Facts about People with Green Eyes
While I have lots of friends, only one has green eyes. Her eyes are the first things you notice when you first meet her. Green eyes are among the rarest eye colors in the world. However, they are common in some countries. Lots of people in Iceland have green eyes. In fact, over 80% of Icelanders have either green or blue eyes.
Scientists used to think that eye color is a simple genetic trait. They now believe it is a complex one. This means that the genetic trait for eye color is determined not by a single pair but by multiple pairs of genes, possibly interacting with each other.
Eye Pigments of People with Green Eyes
Before we dive into why some eyes appear green, let’s get one thing straight. There are no green pigments in the eye!
Let’s now define a couple of things. The part of your eye with the color is called the Iris. This is the part that surrounds the pupil. The iris controls the dilation and constriction of your pupils.
If you shine a light into someone’s eye, his or her iris will contract reducing the size of the pupil. This function of the iris is important in regulating the amount of light that enters the eye.
Meet Hagop. He is having fun dilating and constricting his pupils.
Eye color depends very much on the amount of pigment on the surface of the iris. It also depends on the way light is scattered inside the eye.
Two pigments involved in eye color are Melanin and Lipochrome.
Melanin is a brown pigment that is also responsible for the color of your skin and hair. Lipochrome is a yellowish pigment responsible for the golden tone in amber eyes.
Why do Green Eyes Appear Green
Before melanin kicks in, the iris usually has a bluish tint to it. This is the reason why most babies are born with blue eyes. Melanin starts creeping into the eye as the baby grows up, usually as from the sixth month after birth.
Blue-eyed individuals have very little melanin and lipochrome on their irises. The blue eye color is due to a low melanin concentration and the way light is scattered in the iris. This phenomenon of “scattering of light in the iris” is known as Rayleigh scattering.
Rayleigh scattering happens in the presence of very little melanin. Longer wavelengths of light pass straight through the eye and are absorbed at the back of the eye. On the other hand, shorter wavelengths (otherwise known as blue wavelengths) are reflected and randomly scattered by the turbid layer of the iris. The blue wavelengths are responsible for the blue hue of the iris. This doesn’t work for brown eyes because they have more melanin. Melanin absorbs a lot light.
People with green eyes have a bit more melanin and even more lipochrome on their irises than people with blue eyes. The green color is from a combination of a blue hue from Rayleigh scattering and “yellow” from the yellow pigment (lipochrome).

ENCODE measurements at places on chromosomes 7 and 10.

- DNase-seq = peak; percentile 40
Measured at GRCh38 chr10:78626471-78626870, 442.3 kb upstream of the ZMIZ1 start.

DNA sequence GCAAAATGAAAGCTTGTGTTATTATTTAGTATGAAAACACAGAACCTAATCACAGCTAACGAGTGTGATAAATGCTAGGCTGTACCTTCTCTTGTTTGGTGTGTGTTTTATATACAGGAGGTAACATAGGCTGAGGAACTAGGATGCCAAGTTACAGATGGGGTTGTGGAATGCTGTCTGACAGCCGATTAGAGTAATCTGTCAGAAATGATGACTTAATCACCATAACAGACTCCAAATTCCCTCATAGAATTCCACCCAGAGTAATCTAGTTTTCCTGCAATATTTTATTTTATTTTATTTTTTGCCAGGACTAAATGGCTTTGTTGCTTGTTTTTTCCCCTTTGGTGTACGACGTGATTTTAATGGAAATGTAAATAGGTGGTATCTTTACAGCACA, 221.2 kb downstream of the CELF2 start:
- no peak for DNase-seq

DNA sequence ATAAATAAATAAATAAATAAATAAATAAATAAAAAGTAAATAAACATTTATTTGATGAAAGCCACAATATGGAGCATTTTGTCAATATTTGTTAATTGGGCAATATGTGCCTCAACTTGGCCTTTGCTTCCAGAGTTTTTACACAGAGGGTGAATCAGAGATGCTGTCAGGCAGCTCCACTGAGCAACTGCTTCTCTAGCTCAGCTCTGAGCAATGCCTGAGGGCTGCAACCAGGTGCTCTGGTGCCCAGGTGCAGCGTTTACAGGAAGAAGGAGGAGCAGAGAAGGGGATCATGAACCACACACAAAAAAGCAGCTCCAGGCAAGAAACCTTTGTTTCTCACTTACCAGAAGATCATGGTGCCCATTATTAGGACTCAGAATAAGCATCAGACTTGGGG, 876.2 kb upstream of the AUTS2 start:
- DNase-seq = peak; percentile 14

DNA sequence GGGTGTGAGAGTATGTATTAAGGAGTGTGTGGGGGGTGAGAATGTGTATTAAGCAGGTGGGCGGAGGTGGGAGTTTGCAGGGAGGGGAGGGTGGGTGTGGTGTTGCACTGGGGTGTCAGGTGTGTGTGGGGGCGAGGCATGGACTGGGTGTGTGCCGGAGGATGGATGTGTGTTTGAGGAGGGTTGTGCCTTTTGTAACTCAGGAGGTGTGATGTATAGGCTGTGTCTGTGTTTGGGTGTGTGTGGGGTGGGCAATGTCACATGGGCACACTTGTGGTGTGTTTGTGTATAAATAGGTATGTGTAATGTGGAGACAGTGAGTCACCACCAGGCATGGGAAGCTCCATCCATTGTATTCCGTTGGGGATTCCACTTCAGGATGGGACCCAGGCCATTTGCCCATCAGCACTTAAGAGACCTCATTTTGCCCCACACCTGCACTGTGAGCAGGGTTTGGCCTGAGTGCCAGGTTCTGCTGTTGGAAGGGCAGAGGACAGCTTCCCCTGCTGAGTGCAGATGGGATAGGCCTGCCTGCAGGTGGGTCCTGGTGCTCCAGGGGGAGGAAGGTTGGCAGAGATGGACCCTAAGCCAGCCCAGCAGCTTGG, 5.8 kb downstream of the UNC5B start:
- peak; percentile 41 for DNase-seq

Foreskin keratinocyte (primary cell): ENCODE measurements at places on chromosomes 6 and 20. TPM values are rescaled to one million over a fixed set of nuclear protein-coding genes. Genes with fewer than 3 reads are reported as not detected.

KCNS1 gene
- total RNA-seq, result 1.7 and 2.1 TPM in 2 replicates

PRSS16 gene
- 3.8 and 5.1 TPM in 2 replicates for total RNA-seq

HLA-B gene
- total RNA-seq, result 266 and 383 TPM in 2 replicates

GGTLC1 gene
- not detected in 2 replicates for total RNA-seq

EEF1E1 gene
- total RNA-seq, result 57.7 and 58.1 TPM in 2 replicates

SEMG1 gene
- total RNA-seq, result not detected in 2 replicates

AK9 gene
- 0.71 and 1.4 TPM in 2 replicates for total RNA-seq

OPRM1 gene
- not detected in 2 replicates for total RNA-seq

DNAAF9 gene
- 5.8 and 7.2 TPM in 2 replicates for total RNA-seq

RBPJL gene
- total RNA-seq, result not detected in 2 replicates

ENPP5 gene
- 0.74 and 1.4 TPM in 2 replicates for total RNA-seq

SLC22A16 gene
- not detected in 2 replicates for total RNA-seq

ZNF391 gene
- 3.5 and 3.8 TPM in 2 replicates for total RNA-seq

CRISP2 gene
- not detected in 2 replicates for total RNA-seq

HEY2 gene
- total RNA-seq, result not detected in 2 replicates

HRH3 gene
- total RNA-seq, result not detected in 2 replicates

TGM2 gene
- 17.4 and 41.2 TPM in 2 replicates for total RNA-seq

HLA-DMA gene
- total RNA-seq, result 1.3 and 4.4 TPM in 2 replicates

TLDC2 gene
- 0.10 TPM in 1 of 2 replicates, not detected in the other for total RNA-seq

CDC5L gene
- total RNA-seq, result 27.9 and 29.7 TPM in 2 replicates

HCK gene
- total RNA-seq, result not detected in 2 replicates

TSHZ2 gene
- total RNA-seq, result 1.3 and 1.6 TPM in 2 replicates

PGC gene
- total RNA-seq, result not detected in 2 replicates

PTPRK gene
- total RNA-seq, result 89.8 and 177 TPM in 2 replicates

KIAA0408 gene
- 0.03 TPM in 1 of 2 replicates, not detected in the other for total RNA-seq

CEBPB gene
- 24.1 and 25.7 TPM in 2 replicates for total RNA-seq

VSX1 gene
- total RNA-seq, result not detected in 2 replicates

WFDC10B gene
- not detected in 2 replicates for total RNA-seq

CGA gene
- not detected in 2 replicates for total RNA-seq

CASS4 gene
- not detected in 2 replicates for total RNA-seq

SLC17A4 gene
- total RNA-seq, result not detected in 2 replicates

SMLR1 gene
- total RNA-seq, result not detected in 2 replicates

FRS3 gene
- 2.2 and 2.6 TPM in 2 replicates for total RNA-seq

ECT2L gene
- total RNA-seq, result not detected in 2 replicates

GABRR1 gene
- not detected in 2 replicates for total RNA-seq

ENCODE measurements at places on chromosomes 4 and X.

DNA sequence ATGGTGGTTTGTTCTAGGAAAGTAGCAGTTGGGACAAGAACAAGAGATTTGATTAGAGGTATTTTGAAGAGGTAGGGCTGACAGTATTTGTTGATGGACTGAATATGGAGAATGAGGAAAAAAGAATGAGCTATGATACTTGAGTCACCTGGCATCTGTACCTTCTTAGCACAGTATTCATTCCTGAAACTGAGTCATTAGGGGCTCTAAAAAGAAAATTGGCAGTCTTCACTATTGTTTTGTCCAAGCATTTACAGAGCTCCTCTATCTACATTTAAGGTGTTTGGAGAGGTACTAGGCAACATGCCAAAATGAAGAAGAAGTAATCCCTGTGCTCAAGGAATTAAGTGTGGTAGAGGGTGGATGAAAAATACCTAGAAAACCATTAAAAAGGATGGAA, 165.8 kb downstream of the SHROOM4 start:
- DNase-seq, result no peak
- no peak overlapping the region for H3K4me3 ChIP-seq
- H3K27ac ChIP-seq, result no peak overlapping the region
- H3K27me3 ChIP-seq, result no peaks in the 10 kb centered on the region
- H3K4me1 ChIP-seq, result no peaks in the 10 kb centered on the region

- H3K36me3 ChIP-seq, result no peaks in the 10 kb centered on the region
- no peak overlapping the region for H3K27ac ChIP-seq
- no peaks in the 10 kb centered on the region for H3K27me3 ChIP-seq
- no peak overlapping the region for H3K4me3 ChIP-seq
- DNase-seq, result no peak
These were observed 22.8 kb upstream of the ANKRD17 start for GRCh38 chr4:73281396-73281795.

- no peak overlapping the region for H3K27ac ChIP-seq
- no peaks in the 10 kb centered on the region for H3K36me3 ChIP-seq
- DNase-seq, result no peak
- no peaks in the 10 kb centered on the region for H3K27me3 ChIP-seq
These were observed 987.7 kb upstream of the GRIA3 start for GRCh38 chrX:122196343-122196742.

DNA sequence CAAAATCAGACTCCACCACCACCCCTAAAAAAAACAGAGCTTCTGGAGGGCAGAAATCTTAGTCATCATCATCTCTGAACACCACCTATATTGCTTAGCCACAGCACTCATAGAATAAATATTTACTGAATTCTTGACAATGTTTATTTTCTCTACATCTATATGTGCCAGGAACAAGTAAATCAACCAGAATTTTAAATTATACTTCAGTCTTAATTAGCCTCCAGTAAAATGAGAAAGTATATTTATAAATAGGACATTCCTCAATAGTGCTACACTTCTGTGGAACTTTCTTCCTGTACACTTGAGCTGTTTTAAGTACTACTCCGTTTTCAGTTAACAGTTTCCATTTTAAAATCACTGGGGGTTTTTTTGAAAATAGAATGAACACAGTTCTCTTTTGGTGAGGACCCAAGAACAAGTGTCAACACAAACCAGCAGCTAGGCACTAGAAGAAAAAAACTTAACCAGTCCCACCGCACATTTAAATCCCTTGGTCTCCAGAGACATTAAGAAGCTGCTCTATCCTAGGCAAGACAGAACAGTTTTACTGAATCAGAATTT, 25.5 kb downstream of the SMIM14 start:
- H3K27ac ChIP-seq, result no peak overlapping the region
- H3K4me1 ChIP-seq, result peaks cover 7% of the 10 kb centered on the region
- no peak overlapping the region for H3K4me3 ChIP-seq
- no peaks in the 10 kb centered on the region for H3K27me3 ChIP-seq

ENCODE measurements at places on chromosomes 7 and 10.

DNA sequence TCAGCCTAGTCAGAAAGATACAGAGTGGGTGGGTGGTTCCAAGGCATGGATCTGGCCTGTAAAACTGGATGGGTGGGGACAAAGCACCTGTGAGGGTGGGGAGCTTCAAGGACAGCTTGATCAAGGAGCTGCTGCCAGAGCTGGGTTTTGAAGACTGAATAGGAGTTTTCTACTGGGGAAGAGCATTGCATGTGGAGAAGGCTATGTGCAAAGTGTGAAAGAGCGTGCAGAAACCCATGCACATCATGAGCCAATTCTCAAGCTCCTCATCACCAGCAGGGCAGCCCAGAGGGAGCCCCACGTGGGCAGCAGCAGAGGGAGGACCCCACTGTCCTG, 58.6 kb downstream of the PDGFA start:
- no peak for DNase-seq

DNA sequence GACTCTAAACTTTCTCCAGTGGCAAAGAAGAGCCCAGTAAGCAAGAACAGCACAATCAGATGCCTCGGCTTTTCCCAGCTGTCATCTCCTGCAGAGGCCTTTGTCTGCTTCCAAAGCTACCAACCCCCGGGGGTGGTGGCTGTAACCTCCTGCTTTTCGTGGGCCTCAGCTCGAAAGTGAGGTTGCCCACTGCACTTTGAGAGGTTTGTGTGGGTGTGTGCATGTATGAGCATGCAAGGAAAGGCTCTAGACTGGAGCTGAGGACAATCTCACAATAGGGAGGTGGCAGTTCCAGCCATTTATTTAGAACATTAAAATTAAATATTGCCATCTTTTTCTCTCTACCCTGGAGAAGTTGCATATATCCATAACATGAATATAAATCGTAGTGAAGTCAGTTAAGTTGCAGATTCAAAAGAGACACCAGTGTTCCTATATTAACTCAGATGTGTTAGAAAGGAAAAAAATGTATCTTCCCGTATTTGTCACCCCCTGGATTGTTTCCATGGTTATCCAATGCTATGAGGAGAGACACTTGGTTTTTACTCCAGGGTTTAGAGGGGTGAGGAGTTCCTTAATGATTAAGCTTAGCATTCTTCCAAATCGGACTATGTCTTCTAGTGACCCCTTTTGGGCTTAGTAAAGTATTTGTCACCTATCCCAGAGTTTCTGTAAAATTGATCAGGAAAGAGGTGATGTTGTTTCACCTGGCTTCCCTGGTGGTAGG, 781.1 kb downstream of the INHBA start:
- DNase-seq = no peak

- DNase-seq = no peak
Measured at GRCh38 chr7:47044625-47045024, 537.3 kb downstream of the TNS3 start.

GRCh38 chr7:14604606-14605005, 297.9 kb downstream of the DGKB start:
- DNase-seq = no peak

The higher the melanin concentration in the iris, the darker the eye color will to be. People with brown eyes have high concentrations of melanin on their irises. So, you all with “dark” eyes have blue ones underneath all your pigments.
Personality Traits Associated with Green Eyes
Here is an interesting theory you may have already heard about. It is completely based on observation.
People often associated certain eye colors with specific personality traits. Some say that people with blue eyes tend to be kind and sweet.
What personality traits would you associated with people with green eyes?
If it is true that people often associated certain eye colors with specific personality traits, then you could wear contacts to alter the way people perceive you. Maybe you should try some blue contacts. It might make you look a little ‘sweeter’.
Genetic Determination for Green Eyes
We used to believe that eye color is a simple genetic trait. For example, it was thought that two parents with blue eyes can never have an offspring with brown eyes. This has been repeatedly shown to be wrong.
Scientists now believe that eye color is a polygenic trait. That is, a complex trait determined by multiple genes.
There are several genes thought to play a role in human pigmentation.
When it comes to genes for melanin production, one that stands out is OCA2. Scientists believe this gene is probably one of the most important genes in determining the amount of melanin to be produced in the iris.
The OCA2 gene contains instructions for melanin production. You may look at it like a recipe for melanin production. As we all know, sometimes there is an unexpected change in part of a gene. This is called Mutation. It results in an altered or damaged gene. Some mutations are severe, such as "growing an extra leg". Other mutations are unnoticeable, such as those for green or blue eyes.
Mutation in the OCA2 gene can cause melanin production to shutdown completely, such as in albinism. Or it could be less severe, only reducing the production down to a minimum, such as for green or blue eyes.
Do you have something to share about people with Green Eyes? Please tell us in the comment section below.